COSA Casualties of Sexual Allegations Newsletter March 1996 Volume 3 No 2
Contents of this page:
Editorial: Niece awarded half estate after un-corroborated sex abuse claim In 1991 a woman claimed to the police that her uncle had sexually abused her over 20 years ago. She said she had always remembered some of the abuse, but her recollection had been enlarged as the result of counselling. The man denied his niece’s allegations (and swore an affidavit to this effect); there was no corroborative evidence; and the police decided there was insufficient evidence to prosecute. In 1994 he died and the woman made a claim against his estate for compensation for the alleged abuse. Justice Morris upheld her claim for exemplary damages and has ordered the man’s wife and family to pay her half of the estate, $50,000.
Courts: Important judgement regarding evidence in a sexual abuse case Psychiatrist Karen Zelas’ evidence on Child Sexual Abuse Accommodation Syndrome ruled inadmissible. "Before a psychologist or other similarly qualified person can be allowed to give evidence that a particular child has exhibited traits displayed by sexually abused children generally, it must be demonstrated in an unmistakable and compelling way and by reference to scientific material that the relevant characteristics are signs of child abuse".
Doctor accused of raping patient (Australia).
Counselling notes for court ruling (Canada).
Media: Past life therapy
Girls recant abuse charges (USA).
Features: Adam and Beth – case history.
Niece awarded half estate after un-corroborated sex abuse claim
The last month saw an alarming judicial decision in an Auckland High Court case (Star-Times, 18 Feb 1996; The Dominion, 19 Feb 1996). In 1991 a woman claimed to the police that her uncle, then in his 50s, had sexually abused her over 20 years ago. She said she had always remembered some of the abuse, but her recollection had been enlarged as the result of counselling. The man denied his niece’s allegations (and swore an affidavit to this effect); there was no corroborative evidence; and the police decided there was insufficient evidence to prosecute.
In August 1994 he died of complications from diabetes, having been hospitalised for 15 months before his death.
The woman made a claim against his estate for compensation for the alleged abuse. Justice Morris upheld her claim for exemplary damages and has ordered the man’s wife and family to pay her half of the estate, $50,000.
There are a number of issues here with serious implications. Firstly, this man has been effectively convicted and sentenced without a trial. There has been no way to establish whether the alleged crimes ever took place, and he has had no opportunity to defend himself. The statement that the niece has had her memories "enlarged as a result of counselling" indicates that memory recovery techniques have been used, which are potential contaminants of her entire evidence (being effectively hypnotic in nature and extremely likely to create believed-in false memories).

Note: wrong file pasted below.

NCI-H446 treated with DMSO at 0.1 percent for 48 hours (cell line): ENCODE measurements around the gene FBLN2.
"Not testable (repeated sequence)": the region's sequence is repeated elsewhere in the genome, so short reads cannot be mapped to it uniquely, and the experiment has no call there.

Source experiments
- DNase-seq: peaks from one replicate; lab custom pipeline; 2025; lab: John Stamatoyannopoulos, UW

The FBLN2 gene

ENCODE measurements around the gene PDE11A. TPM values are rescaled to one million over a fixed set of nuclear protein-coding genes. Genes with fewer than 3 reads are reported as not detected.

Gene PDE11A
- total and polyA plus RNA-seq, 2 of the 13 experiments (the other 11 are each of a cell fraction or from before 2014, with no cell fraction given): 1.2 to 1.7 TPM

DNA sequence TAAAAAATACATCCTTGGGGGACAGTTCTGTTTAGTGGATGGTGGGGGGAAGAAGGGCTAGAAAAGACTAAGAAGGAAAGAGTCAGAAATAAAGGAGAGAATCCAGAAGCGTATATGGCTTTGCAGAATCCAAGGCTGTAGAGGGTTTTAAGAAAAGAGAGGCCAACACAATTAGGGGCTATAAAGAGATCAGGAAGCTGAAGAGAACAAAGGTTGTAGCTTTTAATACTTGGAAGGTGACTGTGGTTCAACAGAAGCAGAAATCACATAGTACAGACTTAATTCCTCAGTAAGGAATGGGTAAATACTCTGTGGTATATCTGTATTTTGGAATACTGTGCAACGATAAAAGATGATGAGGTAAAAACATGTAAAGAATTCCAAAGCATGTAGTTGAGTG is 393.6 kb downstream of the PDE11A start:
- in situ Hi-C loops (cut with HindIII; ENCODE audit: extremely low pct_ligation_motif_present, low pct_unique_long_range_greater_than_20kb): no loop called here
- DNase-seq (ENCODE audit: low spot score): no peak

Secondly, the people punished are not the alleged offender but his grieving widow and children, who do not believe the offences ever occurred. They are forced to hand over half of what their loved one has left them to someone who is destroying the reputation of their late husband or father. Even if the allegations are true, it appears unjust for children to have to pay for the sins of their father in such a way.
Thirdly, the judge accepted psychiatrist Margaret Honeyman’s evidence that the woman was "severely impaired" by the stress of her abuse, and that there is a real likelihood she "will be unable to form a meaningful relationship with a man, and this possibility will remain with her for the rest of her life" because she was abused by her uncle from the age of 7. This flies in the face of the scientific evidence of the effects of sexual abuse. Despite popular beliefs to the contrary, there is no psychological or psychiatric condition which has been proved to have been caused by sexual abuse, and in fact there is even very little correlation between specific psychosocial problems and childhood molestation. That is not to say that some people who have been sexually abused do not have problems in later life; however a number of people who have been abused live happy functional lives with no ill-effects.
I must emphasis that this fact in no way condones or justifies sexual abuse of children, which is clearly both morally and legally wrong. There is however no way for clinicians to know what the causes of their patients’ emotional and psychosocial problems might be, or to predict an outcome like this. It is therefore very misleading for a doctor to make such a statement to the court.
This case appears to be another nail in the coffin of that basic tenet of justice "innocent until proven guilty".
A minor correction to this story was published the following month.
Important judgement regarding evidence in a sexual abuse case
May 1995 No T164/94
This judgement relates to evidence presented in a case where a young woman claimed that a man who befriended her had later sexually abused her. She had first met the accused when she was 16 (13 days short of her 17th birthday) but they had not developed a friendship for another year. She alleged that he had sexually assaulted and violated her on several occasions between the age of 18 and 19. He completely denied the charges and had considerable evidence to demonstrate how she became infatuated by him, and constantly hounded him at work, to the extent that he would get staff members to say he was not in, and would leave the building by a back route to avoid her.
The Crown attempted to introduce the evidence of psychiatrist Karen Zelas, who claims to be an expert in sexual abuse of children. Zelas’ evidence was that the complainant was suffering from the "Child Sexual Abuse Accommodation Syndrome"(CSAAS), and this explained why the woman would continue to voluntarily seek the company of someone who was abusing her.
Justice Rabone referred to the following passage from a previous judgement:
R v Accused (CA174/88) 1 NZLR 714